February 22, 2015

The Hustler

Robert Rossen, 1961
Skilled Pool player Eddie Felson (Paul Newman) is dead-set on defeating notorious player Minnesota Fats (Jackie Gleason). 

The Hustler is a throwback piece. To a piece of time. A timepiece. No, a grainy timepiece. To a period in time, in the early 1960's, where men wore suits and not flip flops and shorts. A period in time where cigarette smoke filled the air, along with smell of daytime whiskey drinking. A period in time where men slapped women for getting out of line, and when it was an eyebrow raising thought of a 30 year old attending college classes. Okay, so not all of it was something to be proud about. While The Hustler focuses upon Eddie and his pursuit of financial success with Pool gambling, the film is more of a character study on Eddie. His relentless pursuit of winning. Self destruction, sacrifice, pride. Self doubt. Personal torture. Eddie is a complicated character. He proves quite early on in the film that there is more to his motivations than pure victory. If this were the case, he could have taken his winnings and called it a day when he was up $18,000 against Minnesota Fats (which is $142,000 in today's dollars if you were wondering).

He meets fellow complicated person Sarah at the diner while he is attempting to put himself back together again. They are two peas in a pod because of their questionable pasts. They don't want to disclose it all to each other, at least not right away. Sarah works her way into Eddie's heart, but it's quite obvious that it's still not as close as his beloved Pool game or his gambling tendencies. You could easily say the film is a film on gambling addiction. It explores some of the layers of an addict, some of the ambiguity of what its going to take to feel complete. Eddie certainly doesn't feel complete, and he is unable to enjoy his success even when he's right in the middle of it.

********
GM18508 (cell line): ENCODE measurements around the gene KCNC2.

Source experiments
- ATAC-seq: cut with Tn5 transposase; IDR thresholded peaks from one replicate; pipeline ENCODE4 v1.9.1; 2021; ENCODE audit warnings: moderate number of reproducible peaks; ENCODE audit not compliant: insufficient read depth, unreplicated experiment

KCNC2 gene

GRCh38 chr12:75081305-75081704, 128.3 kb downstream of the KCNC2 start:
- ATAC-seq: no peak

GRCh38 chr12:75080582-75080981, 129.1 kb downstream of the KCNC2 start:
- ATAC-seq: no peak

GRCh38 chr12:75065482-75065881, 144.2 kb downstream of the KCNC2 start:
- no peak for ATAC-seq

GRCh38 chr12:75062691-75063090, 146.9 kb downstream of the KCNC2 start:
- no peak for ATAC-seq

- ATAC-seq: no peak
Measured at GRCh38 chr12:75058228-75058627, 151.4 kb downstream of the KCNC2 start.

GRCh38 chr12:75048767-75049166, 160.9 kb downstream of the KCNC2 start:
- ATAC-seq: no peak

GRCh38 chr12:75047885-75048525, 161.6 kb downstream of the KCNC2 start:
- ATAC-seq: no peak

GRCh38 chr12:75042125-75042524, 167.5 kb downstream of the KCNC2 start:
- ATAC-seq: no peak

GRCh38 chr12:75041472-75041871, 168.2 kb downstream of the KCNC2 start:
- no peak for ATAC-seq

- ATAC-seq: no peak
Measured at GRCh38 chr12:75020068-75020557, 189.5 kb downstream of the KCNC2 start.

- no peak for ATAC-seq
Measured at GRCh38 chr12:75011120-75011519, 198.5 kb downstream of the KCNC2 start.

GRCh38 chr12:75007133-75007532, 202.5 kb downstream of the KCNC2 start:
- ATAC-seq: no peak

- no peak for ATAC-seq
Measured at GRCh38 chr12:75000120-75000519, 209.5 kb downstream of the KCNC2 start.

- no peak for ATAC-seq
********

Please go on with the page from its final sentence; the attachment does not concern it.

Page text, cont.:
It's a really nice film to look at. The Ames Billiards, Eddie and Sarah's apartment, the bus station. Exceptionally well-shot. Certainly deserving of the two Oscars for Best Art Direction and Best Cinematography. The lingering cigarette smoke and paint-peeling apartment walls may remind you of films like Lumet's 1957 courtroom drama (or back of courtroom drama) 12 Angry Men. Plot-wise they are completely different from each other, but there is a similar visual quality to the two. They are also timeless treasures beautifully preserved in black and white. Both are enjoyable to come back to 40 or 50 years later.

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